Fair Play: The RP teams of the SEAG

NUTS! That probably sums up the current state of RP sports.

Just as when I thought we can’t possibly sink any lower, we just did!

We’ve probably set a new benchmark.

We’ve got two delegations, two sets of uniforms, two sets of secretariats and two sets of media bureaus in the 25th Southeast Asian Games in Laos.

There’s one for the Philippine Olympic Committee (POC) and one for the Philippine Sports Commission (PSC).

Makes you wonder if they’d have Team Philippines POC and Team Philippines PSC in the medal tally or they’d have two “national anthems.”

Nuts! One national daily said one media bureau doesn’t have the access to the other delegation, and if they want to conduct interviews, they will have to do it through the

Now, why in the name of all things weird do we have two delegations?

Because of Ondoy.

Because the PSC wanted to save money.


After Ondoy struck, the PSC thought it was unwise to spend millions for the Seag campaign when the country was still reeling from Ondoy’s devastation.

So, instead of sending the gold, silver and bronze medalists in the previous Seag, the PSC cut the criteria to just the gold and silver medal winners.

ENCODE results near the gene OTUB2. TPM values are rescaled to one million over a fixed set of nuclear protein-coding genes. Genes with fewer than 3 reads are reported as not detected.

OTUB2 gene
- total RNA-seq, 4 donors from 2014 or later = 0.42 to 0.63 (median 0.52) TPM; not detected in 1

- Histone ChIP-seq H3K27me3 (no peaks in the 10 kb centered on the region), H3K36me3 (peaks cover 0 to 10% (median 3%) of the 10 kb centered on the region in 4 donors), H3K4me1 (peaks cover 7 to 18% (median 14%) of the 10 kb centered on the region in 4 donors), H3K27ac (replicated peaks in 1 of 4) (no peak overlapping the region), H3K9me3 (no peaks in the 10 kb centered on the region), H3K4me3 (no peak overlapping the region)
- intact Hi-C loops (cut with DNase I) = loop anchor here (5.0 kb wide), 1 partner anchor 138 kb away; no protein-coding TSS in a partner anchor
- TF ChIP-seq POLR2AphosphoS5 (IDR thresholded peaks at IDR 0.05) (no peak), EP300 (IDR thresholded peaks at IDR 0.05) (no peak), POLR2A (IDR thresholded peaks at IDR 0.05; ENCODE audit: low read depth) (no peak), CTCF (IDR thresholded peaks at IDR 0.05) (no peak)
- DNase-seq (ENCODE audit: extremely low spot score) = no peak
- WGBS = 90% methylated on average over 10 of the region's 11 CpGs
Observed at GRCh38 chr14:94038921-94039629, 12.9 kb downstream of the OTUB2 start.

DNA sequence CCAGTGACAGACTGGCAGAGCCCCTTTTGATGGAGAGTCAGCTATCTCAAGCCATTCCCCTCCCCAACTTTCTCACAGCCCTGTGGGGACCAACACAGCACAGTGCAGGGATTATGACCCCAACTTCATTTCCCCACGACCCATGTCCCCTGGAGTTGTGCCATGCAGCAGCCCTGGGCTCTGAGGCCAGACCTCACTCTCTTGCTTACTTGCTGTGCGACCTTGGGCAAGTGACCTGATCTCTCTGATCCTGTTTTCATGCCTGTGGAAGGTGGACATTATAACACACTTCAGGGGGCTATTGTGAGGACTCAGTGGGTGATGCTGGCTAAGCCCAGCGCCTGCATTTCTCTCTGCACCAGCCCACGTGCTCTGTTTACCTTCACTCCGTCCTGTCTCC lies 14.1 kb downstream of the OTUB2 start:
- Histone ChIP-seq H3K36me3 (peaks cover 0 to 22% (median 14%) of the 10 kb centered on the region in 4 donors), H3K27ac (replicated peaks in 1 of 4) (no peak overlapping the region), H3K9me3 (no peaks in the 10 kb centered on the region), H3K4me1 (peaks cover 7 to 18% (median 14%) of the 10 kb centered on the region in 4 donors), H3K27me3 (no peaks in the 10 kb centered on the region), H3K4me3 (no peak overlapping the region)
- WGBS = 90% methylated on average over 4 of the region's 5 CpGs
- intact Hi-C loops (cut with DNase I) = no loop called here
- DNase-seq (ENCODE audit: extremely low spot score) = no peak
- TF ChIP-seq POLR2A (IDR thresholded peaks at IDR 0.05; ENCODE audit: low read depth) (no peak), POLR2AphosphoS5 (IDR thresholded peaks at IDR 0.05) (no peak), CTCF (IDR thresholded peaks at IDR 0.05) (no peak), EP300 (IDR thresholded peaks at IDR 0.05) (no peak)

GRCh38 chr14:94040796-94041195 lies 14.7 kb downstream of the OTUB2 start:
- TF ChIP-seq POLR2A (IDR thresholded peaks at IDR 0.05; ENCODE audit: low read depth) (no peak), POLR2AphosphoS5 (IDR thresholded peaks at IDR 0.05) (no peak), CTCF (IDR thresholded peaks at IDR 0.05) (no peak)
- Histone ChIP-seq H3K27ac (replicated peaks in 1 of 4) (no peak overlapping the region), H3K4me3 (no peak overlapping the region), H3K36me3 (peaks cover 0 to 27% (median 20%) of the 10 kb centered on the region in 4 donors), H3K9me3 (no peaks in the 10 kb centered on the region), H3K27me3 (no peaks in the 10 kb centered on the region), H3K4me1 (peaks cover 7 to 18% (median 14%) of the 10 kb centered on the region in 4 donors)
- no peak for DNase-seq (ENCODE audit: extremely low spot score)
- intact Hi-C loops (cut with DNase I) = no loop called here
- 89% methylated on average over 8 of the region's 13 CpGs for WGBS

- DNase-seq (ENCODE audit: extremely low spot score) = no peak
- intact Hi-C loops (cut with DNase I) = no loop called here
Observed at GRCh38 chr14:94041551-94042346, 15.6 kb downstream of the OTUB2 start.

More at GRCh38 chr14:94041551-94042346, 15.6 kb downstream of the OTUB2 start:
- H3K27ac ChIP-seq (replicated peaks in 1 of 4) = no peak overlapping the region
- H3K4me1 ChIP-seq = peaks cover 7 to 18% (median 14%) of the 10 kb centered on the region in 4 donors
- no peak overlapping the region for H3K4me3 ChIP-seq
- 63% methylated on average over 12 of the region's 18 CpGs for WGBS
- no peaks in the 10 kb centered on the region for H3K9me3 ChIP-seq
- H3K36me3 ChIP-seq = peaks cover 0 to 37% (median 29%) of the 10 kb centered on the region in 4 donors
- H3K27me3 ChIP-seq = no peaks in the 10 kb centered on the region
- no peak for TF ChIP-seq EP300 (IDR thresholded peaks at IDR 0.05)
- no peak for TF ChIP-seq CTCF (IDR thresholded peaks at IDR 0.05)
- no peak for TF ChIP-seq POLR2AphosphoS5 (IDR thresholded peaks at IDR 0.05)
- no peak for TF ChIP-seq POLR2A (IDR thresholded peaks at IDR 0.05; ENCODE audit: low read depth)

From the original 251, the list was reduced to 153.

The problem was, the POC submitted the original list, the one with 251 athletes.

Still, the PSC was adamant. It will only fund the 153.

Each side wouldn’t budge, so each side ended up with their own delegations, with different uniform designs, according to one daily.

The country’s permanent representative to the IOC has even taken to calling our contingent, “Teams Philippines.”

I wonder how much our sports agencies saved by sending two delegations.

And, that’s not all!

Our cycling team—12 of the 13 members—got barred from joining the games.

They learned that on opening day itself.

Why? What else? Because of politics.

Nuts! Like most other national sports associations, there are two cycling groups—one is allied with the POC, the other isn’t.

The non-POC ally, is aligned with the UCI. Naturally, the international body wanted to protect its members and since it has the final say on who can join the Seag, they

barred the RP team, despite request from the 11 other members of Seag.


The non-POC ally could have given the RP team members the “go-signal” to compete for flag and country. But that would have been the honorable thing to do.

And honorable things, it seems, are as rare as nice words coming out from Floyd Mayweather Jr.’s mouth.

Marites Bitbit could have competed since she had the blessings of both non-POC and POC allied groups.

The POC chair asked her to withdraw, to show her solidarity daw with the rest of the team.

Why nobody from the POC realized that the team couldn’t compete without the UCI ally’s blessing is puzzling.

Now because of politics, which was brought in the open for the rest of the Seag community to gawk at, months of hard work for the RP cycling team went to naught.


Go Teams Philippines!


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